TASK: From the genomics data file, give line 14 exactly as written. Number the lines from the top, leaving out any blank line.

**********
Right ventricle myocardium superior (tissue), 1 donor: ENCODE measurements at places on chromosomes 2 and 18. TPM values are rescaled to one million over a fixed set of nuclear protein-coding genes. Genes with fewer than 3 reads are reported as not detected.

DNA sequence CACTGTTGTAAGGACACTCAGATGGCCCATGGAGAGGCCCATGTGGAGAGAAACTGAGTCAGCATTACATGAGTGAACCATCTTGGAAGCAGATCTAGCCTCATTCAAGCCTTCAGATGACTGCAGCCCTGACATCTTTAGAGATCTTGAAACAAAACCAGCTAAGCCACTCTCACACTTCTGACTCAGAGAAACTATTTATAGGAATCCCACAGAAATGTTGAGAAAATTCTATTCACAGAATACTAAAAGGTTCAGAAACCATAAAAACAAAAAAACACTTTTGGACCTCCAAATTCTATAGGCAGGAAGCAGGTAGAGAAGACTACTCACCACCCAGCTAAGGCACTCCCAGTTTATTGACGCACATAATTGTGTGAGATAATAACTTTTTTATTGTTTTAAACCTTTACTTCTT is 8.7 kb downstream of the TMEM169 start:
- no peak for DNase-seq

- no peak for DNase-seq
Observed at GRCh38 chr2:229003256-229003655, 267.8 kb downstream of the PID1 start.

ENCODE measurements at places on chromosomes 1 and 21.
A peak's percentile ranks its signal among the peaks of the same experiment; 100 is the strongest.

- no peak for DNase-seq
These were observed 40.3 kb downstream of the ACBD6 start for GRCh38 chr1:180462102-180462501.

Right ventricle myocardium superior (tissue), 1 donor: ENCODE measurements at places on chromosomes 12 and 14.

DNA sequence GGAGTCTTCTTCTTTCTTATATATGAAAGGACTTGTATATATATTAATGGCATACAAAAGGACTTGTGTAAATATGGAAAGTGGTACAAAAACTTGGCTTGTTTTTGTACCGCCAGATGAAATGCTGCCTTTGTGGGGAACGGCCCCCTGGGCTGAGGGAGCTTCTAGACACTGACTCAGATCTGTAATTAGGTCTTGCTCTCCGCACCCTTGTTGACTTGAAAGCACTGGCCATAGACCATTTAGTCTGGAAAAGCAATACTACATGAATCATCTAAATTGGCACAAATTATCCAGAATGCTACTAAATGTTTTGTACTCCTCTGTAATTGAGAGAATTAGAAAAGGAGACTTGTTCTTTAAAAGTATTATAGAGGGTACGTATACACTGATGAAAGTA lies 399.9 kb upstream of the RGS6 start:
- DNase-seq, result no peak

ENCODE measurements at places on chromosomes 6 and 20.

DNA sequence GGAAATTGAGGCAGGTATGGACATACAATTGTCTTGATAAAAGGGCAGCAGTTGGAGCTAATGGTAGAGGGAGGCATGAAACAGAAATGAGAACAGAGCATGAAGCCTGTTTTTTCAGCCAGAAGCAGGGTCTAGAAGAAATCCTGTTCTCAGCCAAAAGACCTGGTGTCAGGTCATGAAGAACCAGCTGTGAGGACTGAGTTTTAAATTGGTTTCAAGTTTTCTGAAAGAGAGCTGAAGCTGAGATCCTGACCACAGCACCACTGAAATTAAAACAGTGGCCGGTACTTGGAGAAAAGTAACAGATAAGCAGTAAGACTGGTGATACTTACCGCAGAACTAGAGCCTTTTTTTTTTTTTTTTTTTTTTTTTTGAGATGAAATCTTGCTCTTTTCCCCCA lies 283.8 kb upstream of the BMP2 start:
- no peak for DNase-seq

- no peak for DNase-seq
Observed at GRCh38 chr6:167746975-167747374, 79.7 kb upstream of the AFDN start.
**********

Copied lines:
DNA sequence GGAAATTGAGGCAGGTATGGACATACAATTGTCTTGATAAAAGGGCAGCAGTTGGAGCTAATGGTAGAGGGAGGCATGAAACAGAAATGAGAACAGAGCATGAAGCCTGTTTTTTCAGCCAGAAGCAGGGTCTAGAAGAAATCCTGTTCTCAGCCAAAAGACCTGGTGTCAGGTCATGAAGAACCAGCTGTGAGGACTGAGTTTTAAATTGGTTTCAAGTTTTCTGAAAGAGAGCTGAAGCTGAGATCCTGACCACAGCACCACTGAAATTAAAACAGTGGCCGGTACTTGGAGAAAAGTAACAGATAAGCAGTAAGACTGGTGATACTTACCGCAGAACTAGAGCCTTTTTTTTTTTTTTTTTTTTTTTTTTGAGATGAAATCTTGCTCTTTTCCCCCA lies 283.8 kb upstream of the BMP2 start: